11 February 2022

Anchorage Fifth Avenue Mall, Anchorage, AK

 An extant asset

After a freezing, damp and snowy visit to Juneau, my next stop was Alaska’s largest city, Anchorage.  After a stunningly beautiful flight over the snow-covered peaks of the Chugach Mountains of southern Alaska, we descended over the broken ice of Cook Inlet and under bright blue skies.  Just like that, I found myself for the first time in the largest metropolis of the Last Frontier.

Landing into Anchorage Ted Stevens International Airport

I just so happened to be visiting during the weekend of the Fur Rendezvous Festival, known colloquially as Furrondy.  Essentially, Furrondy is a large street fair smack dab in the center of downtown during the middle of the cold dark winter.  There were prize booths and fair food vendors as well as carnival rides, and I enjoyed seeing crowds and bright lights on the streets when they would otherwise be fairly empty.  But after taking in the sights, it was time to turn to my attention to my planned retail destination- the Anchorage Fifth Avenue Mall.

Scenes around downtown Anchorage, including Furrondy and its fireworks.

In a city that experiences more of the wrath of winter than most anywhere in the country, there are several malls in Anchorage to keep its citizens warm and cozy while contributing to the economy.  There is the Mall at Sears, now called Midtown Mall, a small facility which used to house the city’s only, you guessed it, Sears.  There is also the Dimond Center with its ice-skating rink and absence of a full-line traditional department store anchor.  Then there is The Mall at Northway, which unfortunately closed in 2020.  But the large monolith on Fifth Avenue reigns supreme.

The Anchorage Fifth Avenue Mall lease plan ca. 2010.  See the full PDF version here.

Anchorage Fifth Avenue Mall’s position is anomalous compared to other markets in that, as an urban, vertical mall, it dominates the retail sector over its more suburban peers.  It was anchored at the time by Nordstrom and JCPenney and boasts four levels and 447,000 square feet of space under a quite attractive central atrium.

TL- Sixth Avenue entrance.  TR- The Fifth Avenue exterior.  BL- The Nordstrom building.  BR- JCPenney off of Fifth.

It was Saturday night, so the mall was quite lively especially with Furrondy only a couple of blocks away.  It had all of your first-tier mall basics like The Apple Store, Sephora and Eddie Bauer but also hosted a marketplace for local merchants to sell their wares on the bottom level.  I loved browsing the native Alaskan artwork and crafts.  I hope that it was a permanent installation and wasn’t just set up for that weekend’s festivities.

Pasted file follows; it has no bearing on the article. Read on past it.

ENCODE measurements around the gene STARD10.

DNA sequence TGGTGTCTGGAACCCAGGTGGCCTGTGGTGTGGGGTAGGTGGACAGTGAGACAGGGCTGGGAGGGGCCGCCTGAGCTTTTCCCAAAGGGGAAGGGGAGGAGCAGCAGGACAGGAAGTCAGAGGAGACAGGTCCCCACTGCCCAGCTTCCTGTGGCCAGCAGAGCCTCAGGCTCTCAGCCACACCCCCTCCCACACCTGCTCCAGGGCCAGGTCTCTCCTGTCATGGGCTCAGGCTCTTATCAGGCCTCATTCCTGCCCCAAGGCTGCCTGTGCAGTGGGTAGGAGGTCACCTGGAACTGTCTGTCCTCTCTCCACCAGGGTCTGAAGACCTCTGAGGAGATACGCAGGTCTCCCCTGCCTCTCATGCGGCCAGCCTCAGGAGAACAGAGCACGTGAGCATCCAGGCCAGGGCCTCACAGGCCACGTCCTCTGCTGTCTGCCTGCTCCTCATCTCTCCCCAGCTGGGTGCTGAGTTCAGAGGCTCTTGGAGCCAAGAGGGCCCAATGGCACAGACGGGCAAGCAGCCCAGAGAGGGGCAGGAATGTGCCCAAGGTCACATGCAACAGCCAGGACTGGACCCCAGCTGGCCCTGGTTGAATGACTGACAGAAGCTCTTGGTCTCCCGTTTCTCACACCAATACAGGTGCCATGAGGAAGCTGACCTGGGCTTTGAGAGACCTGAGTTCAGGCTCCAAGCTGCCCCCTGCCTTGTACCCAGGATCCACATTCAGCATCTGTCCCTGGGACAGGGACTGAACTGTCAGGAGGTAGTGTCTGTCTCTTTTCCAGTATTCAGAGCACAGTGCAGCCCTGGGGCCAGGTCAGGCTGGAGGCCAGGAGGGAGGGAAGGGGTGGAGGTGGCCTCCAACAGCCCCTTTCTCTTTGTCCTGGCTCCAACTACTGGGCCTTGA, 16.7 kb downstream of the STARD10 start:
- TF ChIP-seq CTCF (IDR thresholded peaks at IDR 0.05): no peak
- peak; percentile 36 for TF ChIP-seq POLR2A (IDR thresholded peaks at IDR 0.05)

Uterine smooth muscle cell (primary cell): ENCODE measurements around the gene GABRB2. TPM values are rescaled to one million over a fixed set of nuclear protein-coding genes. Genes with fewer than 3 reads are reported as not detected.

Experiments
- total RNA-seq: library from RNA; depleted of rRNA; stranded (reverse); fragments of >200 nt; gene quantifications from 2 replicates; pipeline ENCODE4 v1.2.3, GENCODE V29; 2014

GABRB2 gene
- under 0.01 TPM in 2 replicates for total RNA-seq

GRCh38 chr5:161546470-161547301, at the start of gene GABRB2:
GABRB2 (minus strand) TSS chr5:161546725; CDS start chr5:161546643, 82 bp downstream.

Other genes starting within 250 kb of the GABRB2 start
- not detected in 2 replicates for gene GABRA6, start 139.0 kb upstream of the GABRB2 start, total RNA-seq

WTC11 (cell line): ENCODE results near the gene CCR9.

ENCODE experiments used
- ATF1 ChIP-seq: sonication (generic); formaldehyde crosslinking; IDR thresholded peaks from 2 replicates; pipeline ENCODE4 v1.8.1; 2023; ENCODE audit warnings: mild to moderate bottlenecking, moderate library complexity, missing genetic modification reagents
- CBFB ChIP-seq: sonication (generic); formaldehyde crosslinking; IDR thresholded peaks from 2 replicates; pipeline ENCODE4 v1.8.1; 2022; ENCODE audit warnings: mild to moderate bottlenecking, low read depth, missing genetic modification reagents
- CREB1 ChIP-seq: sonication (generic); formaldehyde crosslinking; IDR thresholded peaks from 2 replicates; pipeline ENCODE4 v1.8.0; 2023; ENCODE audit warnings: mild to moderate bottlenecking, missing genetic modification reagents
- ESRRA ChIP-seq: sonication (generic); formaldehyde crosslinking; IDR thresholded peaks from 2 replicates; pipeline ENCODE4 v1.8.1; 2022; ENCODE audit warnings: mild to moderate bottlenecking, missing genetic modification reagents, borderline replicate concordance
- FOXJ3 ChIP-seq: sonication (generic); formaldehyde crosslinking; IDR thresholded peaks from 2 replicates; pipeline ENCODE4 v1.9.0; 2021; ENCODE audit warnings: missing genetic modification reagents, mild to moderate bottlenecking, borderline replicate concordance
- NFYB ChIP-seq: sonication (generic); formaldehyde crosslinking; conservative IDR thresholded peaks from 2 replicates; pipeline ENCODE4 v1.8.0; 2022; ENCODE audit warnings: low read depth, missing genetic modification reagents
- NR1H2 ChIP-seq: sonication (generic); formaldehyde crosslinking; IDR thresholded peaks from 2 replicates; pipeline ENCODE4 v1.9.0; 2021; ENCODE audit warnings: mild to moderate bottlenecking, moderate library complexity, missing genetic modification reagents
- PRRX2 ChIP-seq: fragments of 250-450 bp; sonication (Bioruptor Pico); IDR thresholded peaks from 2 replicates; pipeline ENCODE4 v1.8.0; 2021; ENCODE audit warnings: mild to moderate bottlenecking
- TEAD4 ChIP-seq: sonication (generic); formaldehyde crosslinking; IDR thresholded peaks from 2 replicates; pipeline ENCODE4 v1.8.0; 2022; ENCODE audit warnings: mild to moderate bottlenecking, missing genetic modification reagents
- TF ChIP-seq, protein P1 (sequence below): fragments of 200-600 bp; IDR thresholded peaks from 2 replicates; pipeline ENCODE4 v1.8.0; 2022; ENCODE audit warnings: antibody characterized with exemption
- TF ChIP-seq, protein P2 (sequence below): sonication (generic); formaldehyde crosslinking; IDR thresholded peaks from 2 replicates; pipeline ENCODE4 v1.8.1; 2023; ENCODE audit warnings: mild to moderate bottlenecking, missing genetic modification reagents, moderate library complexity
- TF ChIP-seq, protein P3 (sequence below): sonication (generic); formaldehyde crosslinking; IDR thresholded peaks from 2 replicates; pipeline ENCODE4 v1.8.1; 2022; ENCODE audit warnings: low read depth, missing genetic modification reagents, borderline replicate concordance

1- Vacant at the time, now the home of Tent City Taphouse.  2- The JCPenney parking deck.  3- Looking west on Sixth Avenue from the Nordstrom skywalk.  4- Looking east from the same place.

I got a bite to eat in the fourth level food court, which was filled with a diverse array of culinary styles, but it was soon time to go.  It was my birthday, dammit, and I was ready to trudge my way through the snow to the northern most gay bar in the US.  At the time, cell phone data for any carrier besides AT&T was pretty much non-existent, so as the Lyft app was useless and I didn’t have the number of any cab companies, I bid farewell to Anchorage Fifth Avenue mall before making the long, and somewhat treacherous, walk down Fourth Avenue.

The Anchorage Fifth Avenue Mall lease plan ca. 2013.  See the full PDF version here.

It was a blast.  At least what I remember of it was.  I LOVE Anchorage.  And though I haven’t made my way back since, I definitely plan on going again.  I think that everyone should.  No, you won’t run into any Yetis or moose (at least not in the city) but, just like Juneau, everywhere you look there seemed to be a stuffed grizzly or Kodiak brown bear.

1- Looking toward center court.  2- The center court mezzanines from the fourth floor.  3- The Nordstrom entrance.  4- The JCPenney corridor.  5- Looking up toward the atrium.  6- The fourth floor food court.

Anchorage Fifth Avenue Mall was opened in 1987 by its original developers, The Rainier Fund and JCPenney.  Unfortunately, it opened during an economic downturn in Alaska caused by the eighties oil crisis which left the mall only a quarter leased for its first few years.  Simon later took over the mall in the mid-nineties and has held it in their portfolio since.  Although the JCPenney continues to hang on, Nordstrom closed its doors in 2019.  That was too bad; even for a company known for their friendly staff, the people at this location were exceptionally great.

The Anchorage Fifth Avenue Mall Mallmanac ca. 2017.  See the full PDF version here.

I planned on visiting Dimond later the next day, but hangover maintenance took precedence.  I stayed in my hotel room that morning and watched the sun circle us at its sunken position in the sky before it was time to make my way to the airport for the relatively short flight home.  I guess that missing Dimond was for the best; it gives me another reason to hurry back.  That and another trip to The Raven.

Anchorage Fifth Avenue Mall official website

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